The first phase of RHTH’s expansion plan, completed in the summer, includes the renovation of the current patient rooms to include double and twin-sized beds, as well as the improvement of a community kitchen, on-site laundry and other amenities.

With the second phase of the expansion plan, set to begin in the near future, RHTH hopes to expand its capacity from five private rooms to 16, dramatically increasing its ability to serve patients in need.

After years of fundraising and with contributions from 10 different districts, Lions’ and LCIF’s contributions have helped RHTH secure more than $200,000 of the more than $1 million required for the expansion.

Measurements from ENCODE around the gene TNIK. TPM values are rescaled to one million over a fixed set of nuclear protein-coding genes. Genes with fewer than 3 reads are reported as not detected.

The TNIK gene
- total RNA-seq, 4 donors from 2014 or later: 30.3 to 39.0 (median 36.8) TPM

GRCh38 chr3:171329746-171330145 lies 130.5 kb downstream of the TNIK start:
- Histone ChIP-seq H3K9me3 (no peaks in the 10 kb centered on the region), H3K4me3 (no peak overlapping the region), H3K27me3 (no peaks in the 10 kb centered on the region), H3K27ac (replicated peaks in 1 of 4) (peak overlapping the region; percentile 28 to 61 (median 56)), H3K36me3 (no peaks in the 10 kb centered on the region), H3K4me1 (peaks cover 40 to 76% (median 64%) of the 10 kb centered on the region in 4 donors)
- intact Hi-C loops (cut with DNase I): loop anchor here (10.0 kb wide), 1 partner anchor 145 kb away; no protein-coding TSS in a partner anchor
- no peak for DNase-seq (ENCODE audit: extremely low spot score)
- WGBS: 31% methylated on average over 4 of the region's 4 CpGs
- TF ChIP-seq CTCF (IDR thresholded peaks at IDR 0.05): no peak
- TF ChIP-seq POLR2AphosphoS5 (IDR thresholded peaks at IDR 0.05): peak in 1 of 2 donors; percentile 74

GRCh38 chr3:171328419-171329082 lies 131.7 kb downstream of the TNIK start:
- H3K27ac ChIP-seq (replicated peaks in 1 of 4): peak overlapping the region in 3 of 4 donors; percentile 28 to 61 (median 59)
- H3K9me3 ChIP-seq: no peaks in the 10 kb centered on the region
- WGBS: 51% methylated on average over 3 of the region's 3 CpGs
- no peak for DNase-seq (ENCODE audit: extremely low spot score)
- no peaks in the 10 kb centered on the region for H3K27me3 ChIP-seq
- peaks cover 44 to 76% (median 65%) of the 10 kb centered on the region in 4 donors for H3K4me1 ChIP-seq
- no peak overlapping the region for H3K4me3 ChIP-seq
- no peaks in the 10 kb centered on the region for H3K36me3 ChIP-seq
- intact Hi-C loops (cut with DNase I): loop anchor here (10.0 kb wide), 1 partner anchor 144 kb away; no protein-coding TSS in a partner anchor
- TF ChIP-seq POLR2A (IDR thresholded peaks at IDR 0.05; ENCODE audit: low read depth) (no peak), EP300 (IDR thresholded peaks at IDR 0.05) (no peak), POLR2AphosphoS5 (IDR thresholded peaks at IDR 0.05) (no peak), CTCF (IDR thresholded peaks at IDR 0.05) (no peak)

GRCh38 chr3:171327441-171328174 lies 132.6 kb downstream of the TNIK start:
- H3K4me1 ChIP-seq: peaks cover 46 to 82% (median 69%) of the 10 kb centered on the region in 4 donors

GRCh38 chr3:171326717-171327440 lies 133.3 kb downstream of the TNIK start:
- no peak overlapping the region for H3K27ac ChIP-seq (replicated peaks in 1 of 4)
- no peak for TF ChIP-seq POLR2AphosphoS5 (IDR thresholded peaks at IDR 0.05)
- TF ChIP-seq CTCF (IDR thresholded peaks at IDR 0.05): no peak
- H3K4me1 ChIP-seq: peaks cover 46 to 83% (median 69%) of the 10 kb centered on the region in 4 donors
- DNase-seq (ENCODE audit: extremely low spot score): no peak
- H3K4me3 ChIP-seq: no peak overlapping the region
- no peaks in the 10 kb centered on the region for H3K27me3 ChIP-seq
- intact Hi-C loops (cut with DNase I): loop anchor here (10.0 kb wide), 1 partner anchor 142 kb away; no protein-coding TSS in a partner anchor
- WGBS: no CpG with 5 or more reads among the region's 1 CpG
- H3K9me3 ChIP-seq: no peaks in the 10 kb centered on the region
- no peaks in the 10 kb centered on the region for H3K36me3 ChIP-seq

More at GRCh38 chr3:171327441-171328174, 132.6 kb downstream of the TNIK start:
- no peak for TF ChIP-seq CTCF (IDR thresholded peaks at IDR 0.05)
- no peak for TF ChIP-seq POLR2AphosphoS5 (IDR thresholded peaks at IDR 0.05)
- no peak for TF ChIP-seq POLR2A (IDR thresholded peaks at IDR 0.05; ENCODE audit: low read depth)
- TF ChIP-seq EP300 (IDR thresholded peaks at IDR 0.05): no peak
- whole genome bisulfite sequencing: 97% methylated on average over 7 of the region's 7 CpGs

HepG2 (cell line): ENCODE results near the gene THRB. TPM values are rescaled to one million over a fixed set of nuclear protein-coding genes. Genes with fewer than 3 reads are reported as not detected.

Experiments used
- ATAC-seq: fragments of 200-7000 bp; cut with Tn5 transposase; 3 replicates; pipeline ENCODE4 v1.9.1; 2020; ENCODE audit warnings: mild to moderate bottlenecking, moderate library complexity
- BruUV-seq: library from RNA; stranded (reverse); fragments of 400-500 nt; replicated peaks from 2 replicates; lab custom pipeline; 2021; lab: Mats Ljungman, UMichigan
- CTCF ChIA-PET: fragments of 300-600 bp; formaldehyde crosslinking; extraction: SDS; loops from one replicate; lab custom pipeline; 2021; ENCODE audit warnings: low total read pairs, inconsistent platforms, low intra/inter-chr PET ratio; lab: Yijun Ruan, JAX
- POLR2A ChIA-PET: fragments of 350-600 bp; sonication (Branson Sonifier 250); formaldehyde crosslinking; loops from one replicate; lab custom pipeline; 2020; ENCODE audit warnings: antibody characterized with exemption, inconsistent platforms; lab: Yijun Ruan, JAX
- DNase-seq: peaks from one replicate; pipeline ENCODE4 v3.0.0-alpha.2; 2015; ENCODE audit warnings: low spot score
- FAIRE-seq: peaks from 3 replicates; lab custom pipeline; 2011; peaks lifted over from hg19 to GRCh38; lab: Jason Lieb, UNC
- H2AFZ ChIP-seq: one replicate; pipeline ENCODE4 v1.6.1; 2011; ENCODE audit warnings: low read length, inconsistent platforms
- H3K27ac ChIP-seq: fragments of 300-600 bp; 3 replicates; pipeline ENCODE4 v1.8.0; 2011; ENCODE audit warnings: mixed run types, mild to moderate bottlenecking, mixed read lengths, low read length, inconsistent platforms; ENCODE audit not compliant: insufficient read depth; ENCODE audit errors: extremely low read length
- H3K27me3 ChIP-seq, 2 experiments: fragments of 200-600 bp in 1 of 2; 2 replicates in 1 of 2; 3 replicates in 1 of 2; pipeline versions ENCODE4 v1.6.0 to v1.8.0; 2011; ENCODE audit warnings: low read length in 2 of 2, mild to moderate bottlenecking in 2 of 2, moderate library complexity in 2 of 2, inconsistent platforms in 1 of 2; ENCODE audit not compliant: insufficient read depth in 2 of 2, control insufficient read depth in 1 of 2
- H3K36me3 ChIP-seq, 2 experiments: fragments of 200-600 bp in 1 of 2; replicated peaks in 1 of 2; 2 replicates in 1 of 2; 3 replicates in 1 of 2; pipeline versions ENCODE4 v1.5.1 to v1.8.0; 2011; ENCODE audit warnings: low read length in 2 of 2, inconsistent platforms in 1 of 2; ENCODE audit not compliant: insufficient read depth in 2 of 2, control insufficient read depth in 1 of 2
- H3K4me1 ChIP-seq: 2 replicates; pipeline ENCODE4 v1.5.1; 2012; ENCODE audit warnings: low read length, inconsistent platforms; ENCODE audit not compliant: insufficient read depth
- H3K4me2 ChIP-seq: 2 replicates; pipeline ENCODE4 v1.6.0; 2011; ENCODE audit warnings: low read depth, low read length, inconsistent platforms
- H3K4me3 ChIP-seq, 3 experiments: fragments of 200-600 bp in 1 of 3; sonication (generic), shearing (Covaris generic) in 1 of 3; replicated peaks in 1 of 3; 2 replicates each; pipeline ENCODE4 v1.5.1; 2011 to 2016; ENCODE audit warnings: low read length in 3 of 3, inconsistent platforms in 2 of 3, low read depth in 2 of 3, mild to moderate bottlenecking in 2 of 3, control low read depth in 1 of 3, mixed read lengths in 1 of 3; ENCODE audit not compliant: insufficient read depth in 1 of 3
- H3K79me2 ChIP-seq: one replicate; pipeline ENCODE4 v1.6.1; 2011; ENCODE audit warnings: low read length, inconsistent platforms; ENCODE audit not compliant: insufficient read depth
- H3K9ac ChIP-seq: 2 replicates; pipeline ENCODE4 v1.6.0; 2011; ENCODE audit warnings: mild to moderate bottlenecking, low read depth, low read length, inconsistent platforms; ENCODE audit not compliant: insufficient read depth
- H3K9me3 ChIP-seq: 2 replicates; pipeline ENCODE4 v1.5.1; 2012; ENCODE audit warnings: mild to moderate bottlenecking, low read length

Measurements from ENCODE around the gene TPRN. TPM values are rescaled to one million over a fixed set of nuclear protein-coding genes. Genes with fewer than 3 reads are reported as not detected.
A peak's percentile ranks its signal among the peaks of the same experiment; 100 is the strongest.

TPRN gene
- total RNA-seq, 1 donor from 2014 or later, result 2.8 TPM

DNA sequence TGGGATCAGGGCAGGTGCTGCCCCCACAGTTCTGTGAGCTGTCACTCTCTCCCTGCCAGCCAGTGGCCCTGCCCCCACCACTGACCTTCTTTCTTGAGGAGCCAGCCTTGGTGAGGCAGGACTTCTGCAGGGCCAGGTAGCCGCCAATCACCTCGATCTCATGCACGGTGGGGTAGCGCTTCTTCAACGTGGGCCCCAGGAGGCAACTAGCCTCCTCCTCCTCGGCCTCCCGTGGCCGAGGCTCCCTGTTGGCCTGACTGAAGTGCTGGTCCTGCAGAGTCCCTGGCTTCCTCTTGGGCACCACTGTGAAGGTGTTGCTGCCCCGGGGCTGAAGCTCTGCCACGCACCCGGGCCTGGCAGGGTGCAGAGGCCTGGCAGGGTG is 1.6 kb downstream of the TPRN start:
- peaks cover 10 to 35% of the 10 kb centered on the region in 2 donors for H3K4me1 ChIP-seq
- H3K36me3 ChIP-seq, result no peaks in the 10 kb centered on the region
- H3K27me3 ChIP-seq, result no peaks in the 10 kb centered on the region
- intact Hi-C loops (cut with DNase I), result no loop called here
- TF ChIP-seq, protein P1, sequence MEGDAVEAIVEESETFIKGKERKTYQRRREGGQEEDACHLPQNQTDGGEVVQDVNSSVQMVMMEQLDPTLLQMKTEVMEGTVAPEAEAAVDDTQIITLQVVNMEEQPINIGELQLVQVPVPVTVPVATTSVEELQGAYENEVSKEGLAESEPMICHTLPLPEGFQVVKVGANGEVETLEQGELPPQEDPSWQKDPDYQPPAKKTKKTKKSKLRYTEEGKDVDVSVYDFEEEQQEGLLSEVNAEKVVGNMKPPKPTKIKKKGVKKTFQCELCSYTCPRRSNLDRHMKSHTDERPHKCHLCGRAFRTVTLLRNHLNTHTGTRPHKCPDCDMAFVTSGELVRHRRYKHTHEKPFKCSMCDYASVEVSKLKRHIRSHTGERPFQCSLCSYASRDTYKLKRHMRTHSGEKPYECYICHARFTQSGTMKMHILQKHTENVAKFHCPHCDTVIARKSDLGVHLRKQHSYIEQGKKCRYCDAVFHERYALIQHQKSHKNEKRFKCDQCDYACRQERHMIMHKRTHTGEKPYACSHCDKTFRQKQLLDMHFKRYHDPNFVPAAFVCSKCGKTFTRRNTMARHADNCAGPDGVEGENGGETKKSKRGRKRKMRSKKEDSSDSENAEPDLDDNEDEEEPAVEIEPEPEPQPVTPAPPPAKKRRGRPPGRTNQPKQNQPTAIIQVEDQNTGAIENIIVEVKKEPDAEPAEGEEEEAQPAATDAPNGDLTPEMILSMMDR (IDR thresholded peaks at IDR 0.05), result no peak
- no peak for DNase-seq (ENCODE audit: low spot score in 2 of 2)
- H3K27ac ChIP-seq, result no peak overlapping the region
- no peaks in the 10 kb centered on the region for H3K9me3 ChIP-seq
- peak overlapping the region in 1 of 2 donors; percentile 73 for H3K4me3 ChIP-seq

“We are so grateful for [Lions’] support of transplant families and Restoring Hope Transplant House,” says Cindy Herbst, executive director and co-founder of RHTH. “We are beyond words with your extremely generous donation that will allow us to expand this home. The stories of our guests are moving and powerful. Having the Lions as partners gives us greater courage, resolve, compassion and energy to do the right thing in serving others.”

For information on Standard grants and to find out how your Lions club can apply, visit lcif.org.

This article originally appeared in the November 2015 issue of LION Magazine.

Lions Clubs International
Nov
6

Lions in the Philippines are Heroes for Hope

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The Quezon City Kawilihan Lions Club, along with the local Leos, recently held a “Heroes for Hope” activity. Dressed in fun and inspiring costumes, the Lions and Leos brightened the days of those staying at the hospital — especially the children. Sometimes even the simplest act can make a big impact.